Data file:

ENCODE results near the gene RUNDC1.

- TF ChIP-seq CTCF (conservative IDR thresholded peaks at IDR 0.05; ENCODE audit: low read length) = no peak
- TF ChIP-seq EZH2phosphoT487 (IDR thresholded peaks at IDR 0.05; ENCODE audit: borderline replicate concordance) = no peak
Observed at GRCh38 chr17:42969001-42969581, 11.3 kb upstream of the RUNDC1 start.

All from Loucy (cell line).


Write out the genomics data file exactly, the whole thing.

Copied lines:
ENCODE results near the gene RUNDC1.

- TF ChIP-seq CTCF (conservative IDR thresholded peaks at IDR 0.05; ENCODE audit: low read length) = no peak
- TF ChIP-seq EZH2phosphoT487 (IDR thresholded peaks at IDR 0.05; ENCODE audit: borderline replicate concordance) = no peak
Observed at GRCh38 chr17:42969001-42969581, 11.3 kb upstream of the RUNDC1 start.

All from Loucy (cell line).